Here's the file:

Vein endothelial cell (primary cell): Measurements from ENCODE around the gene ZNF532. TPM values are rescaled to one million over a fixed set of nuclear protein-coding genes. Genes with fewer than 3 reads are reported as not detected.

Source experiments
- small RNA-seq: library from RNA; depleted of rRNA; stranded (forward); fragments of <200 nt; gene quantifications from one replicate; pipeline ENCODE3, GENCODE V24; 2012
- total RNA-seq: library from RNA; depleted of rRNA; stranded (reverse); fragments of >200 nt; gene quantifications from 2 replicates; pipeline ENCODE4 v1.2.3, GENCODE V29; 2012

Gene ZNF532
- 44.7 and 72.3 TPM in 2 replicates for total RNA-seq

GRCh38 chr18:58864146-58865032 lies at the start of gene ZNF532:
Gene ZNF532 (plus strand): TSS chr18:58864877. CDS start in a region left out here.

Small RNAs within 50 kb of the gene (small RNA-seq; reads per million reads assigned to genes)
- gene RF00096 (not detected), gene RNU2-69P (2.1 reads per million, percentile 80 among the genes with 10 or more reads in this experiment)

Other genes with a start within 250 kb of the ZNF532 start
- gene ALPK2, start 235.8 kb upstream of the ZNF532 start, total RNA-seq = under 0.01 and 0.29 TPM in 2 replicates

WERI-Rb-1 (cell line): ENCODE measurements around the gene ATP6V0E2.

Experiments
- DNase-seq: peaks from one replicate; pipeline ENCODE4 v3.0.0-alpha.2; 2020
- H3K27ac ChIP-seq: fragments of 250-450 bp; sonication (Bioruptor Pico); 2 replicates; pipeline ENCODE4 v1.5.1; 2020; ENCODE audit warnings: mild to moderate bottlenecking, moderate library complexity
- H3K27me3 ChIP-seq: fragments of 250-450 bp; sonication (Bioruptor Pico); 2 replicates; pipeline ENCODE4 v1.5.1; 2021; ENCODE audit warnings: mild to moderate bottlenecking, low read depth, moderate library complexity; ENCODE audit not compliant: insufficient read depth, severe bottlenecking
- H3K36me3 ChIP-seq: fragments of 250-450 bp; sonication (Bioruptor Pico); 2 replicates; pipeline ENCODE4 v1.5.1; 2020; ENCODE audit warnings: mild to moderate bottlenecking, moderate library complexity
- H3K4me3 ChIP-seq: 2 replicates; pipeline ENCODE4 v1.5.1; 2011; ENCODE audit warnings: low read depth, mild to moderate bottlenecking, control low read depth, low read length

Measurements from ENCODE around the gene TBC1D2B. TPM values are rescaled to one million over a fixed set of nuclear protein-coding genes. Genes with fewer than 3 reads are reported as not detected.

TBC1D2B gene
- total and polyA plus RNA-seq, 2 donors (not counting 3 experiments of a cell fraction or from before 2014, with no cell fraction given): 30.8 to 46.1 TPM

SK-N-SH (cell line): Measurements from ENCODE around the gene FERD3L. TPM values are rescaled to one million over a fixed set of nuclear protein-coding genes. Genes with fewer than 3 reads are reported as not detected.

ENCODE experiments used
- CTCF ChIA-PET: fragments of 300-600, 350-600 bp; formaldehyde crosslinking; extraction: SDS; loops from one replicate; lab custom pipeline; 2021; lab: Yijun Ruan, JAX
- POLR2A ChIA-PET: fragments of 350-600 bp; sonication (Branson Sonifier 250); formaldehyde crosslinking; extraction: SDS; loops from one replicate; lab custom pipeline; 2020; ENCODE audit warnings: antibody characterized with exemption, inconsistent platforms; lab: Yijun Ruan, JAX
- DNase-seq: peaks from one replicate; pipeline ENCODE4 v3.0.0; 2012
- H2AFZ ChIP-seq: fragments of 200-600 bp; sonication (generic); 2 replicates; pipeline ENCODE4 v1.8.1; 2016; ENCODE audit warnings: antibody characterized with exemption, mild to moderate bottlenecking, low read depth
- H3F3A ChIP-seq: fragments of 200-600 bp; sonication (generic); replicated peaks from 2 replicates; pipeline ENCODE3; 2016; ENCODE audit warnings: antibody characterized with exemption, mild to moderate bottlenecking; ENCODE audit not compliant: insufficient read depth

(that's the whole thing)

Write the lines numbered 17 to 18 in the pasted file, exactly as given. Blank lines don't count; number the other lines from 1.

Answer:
- H3K27me3 ChIP-seq: fragments of 250-450 bp; sonication (Bioruptor Pico); 2 replicates; pipeline ENCODE4 v1.5.1; 2021; ENCODE audit warnings: mild to moderate bottlenecking, low read depth, moderate library complexity; ENCODE audit not compliant: insufficient read depth, severe bottlenecking
- H3K36me3 ChIP-seq: fragments of 250-450 bp; sonication (Bioruptor Pico); 2 replicates; pipeline ENCODE4 v1.5.1; 2020; ENCODE audit warnings: mild to moderate bottlenecking, moderate library complexity